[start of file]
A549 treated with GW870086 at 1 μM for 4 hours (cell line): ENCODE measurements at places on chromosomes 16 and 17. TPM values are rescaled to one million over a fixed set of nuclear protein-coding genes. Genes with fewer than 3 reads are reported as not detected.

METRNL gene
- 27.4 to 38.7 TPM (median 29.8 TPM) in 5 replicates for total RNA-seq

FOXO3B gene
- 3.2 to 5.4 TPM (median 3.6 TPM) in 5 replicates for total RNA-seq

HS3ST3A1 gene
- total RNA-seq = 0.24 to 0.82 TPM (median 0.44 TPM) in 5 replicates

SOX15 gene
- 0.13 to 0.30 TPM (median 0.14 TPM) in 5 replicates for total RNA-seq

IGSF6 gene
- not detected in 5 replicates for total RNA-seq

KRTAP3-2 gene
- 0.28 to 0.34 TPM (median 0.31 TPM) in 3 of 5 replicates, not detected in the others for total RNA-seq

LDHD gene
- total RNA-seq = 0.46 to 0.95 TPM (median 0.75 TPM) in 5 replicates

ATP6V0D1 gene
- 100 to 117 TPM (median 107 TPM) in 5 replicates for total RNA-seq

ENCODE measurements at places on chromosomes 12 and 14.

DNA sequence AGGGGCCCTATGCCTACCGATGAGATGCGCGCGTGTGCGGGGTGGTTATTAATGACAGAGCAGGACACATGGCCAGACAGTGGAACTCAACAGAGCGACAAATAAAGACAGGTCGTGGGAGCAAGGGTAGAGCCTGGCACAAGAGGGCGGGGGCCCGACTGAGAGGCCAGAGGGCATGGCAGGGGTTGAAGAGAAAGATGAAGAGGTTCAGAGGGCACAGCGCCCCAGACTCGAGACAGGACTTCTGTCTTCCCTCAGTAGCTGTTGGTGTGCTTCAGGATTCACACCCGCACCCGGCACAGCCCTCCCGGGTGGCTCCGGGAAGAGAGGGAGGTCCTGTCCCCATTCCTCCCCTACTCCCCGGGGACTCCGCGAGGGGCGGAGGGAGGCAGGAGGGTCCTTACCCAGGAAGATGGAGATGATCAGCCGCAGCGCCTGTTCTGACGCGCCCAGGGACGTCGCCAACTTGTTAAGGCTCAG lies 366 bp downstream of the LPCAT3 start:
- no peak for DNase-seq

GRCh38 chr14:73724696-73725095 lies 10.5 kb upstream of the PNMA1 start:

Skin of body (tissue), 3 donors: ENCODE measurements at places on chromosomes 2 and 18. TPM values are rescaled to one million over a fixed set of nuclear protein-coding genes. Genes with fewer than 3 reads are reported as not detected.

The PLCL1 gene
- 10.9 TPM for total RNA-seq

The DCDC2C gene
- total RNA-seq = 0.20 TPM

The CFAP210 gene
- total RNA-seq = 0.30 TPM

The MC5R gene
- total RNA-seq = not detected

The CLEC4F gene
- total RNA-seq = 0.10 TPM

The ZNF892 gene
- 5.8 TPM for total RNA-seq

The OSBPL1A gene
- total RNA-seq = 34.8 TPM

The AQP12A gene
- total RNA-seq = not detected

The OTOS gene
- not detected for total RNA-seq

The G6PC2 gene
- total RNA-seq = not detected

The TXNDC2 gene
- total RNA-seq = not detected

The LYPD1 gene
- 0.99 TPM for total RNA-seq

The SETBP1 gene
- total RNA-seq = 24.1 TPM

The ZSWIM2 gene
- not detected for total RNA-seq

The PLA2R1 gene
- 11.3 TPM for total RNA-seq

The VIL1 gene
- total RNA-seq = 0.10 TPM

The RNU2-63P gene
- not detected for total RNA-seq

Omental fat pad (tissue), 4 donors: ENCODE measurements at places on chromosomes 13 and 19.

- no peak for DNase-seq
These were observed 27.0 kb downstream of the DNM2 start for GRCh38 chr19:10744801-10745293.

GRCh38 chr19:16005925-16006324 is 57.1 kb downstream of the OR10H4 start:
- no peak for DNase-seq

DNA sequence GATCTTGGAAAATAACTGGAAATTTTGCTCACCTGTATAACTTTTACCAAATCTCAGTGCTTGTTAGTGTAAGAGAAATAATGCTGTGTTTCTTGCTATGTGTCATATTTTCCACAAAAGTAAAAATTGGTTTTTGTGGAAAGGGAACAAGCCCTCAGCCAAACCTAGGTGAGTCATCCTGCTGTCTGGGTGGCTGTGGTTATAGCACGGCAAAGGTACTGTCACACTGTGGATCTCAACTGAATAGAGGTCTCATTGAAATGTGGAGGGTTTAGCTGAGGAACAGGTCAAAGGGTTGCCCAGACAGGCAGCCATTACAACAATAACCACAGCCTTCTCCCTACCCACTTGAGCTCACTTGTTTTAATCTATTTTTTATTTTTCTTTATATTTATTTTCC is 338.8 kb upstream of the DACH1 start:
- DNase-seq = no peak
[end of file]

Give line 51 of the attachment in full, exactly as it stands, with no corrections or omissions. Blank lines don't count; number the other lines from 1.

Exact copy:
The PLA2R1 gene